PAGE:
Robot security: Making sure machines don't become the latest big threat

If we can't protect our laptops, why should we think we can protect a fleet of robots?

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Who within organizations should be responsible for robotics security?

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Do robots present a threat to cyber security?

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Cyberwar and the Future of Cybersecurity

Today's security threats have expanded in scope and seriousness. There can now be millions -- or even billions -- of dollars at risk when information security isn't handled properly.

As robotics becomes increasingly intertwined with other facets of IT such as the cloud, mobile devices, data analytics and the Internet of Things (IoT), concerns about the risk of data theft and other negative impacts are legitimate.

But the security issue goes beyond traditional risks such as the loss or theft of information or the interruption of services. It's about safety as well.

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"The biggest risk is loss of control," said James Ryan, digital leadership fellow at Minnesota Innovation Lab, a non-profit organization that helps organizations in Minnesota to be more innovative.

"If the data that drives a robot is tampered with or the robot is controlled by a hacker, we could see these robots respond in unintended ways," Ryan said. "The risk could be as small as mustard being put in your fridge instead of ketchup. However, at the higher end, it could trigger billions of dollars of profits turned into billions of losses," and the use of a robot armed force controlled remotely over the Internet to inflict harm on people.

One of the better known machine-related attacks occurred in 2015, when hackers were able to gain access to a Jeep's entertainment system via a cellular connection, then through that gain access to other systems. The episode forced automaker Fiat Chrysler Automobiles to issue a recall notice for 1.4 million vehicles in order to fix a software vulnerability that allowed the hackers to break into the system and electronically control vital functions.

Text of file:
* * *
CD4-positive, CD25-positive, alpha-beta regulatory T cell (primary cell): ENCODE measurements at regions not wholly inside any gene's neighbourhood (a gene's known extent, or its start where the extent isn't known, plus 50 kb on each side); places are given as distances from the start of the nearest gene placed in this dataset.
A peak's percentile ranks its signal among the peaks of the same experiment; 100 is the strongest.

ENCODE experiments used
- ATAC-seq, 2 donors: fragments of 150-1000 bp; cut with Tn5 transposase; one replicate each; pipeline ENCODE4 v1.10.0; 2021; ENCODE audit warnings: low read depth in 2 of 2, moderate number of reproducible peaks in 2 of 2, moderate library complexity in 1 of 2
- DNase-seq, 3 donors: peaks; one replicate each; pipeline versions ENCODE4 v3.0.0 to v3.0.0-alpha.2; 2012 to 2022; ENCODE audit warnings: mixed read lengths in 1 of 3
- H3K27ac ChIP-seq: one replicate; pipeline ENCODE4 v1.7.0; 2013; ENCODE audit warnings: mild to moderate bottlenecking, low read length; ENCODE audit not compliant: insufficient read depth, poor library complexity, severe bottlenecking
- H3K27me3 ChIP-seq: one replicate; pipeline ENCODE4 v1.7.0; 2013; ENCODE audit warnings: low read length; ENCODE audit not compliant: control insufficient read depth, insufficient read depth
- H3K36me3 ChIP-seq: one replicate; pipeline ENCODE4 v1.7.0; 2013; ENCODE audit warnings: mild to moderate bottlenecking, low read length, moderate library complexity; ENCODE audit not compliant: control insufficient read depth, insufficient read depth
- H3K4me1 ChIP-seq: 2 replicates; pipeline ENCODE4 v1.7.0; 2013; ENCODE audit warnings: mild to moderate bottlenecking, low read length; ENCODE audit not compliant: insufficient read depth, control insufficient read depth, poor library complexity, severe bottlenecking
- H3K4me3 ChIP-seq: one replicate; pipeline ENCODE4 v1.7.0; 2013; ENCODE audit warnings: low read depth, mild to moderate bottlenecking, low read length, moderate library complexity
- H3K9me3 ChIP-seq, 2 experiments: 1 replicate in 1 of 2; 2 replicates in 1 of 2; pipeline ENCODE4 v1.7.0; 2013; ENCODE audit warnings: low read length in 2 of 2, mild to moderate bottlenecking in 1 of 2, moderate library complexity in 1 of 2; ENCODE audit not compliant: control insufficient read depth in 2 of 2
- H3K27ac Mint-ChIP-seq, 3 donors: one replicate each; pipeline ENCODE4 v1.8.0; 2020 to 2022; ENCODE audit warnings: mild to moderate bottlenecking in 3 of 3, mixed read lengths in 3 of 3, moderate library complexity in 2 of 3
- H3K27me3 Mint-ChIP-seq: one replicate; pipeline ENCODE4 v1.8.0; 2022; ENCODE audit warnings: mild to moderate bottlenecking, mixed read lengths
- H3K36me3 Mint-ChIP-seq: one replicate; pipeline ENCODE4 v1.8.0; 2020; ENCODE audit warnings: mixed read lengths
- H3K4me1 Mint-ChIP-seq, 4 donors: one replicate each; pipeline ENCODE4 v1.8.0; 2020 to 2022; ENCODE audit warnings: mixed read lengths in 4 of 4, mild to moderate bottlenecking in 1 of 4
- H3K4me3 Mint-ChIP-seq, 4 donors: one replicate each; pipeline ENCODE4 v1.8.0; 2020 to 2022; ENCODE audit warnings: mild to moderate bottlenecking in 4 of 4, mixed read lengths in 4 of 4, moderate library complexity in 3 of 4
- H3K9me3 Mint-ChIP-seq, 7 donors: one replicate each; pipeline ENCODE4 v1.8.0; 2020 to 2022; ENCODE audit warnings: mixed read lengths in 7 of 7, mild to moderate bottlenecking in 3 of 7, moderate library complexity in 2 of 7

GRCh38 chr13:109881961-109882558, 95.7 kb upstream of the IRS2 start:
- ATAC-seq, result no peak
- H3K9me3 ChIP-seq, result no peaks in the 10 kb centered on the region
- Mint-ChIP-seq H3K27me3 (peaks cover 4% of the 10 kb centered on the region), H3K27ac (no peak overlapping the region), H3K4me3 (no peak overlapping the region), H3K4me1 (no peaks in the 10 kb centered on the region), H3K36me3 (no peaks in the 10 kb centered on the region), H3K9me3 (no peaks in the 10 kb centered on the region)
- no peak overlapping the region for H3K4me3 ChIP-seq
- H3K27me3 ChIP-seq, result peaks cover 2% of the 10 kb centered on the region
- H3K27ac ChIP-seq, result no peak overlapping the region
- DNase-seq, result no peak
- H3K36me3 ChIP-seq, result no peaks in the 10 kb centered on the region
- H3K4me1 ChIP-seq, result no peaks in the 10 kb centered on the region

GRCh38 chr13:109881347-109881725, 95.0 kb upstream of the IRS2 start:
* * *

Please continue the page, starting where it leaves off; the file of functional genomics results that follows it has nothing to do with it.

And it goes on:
"While not generally considered a 'robot,' it is similar in that a control system is hacked and then physical damage occurs in the real world," Ryan said. Other related attacks in recent years include malware that caused physical damage at a uranium enrichment plant and an attack against a steel mill that stopped an industrial blast furnace from working.

"These examples are only early warning indicators of the damage to come," Ryan said. "The Internet of Robotic Things will grow robot usage exponentially, and the risk and consequences will grow exponentially at the same time."

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What concerns Ryan is that cyber security programs are already struggling to protect systems--and the environment will likely become much more complex. "If we can't protect our laptops, why should we think we can protect a fleet of robots?" he said. "There are systemic and deeply rooted challenges that must be overcome if the promise of robots will be fully realized."

The businesses that create high-performance cyber defense strategies will dominate and capitalize on the new market opportunities created by robotics, Ryan said.

Who within organizations should be responsible for robotics security?

"Ultimately the C-suite and board of directors are responsible for cyber and physical security," Ryan said. "These top-level leaders must drive their physical and cyber teams to increase their collaboration so that life safety and physical damage risks that are born from cyber vectors are fully accounted for."

They will also need to bring in general counsel to deal with new kinds of liability claims. "Ultimately, the great companies will form diverse teams with varying specialties to deal with these new kinds of risk, some yet to be imagined," Ryan said.

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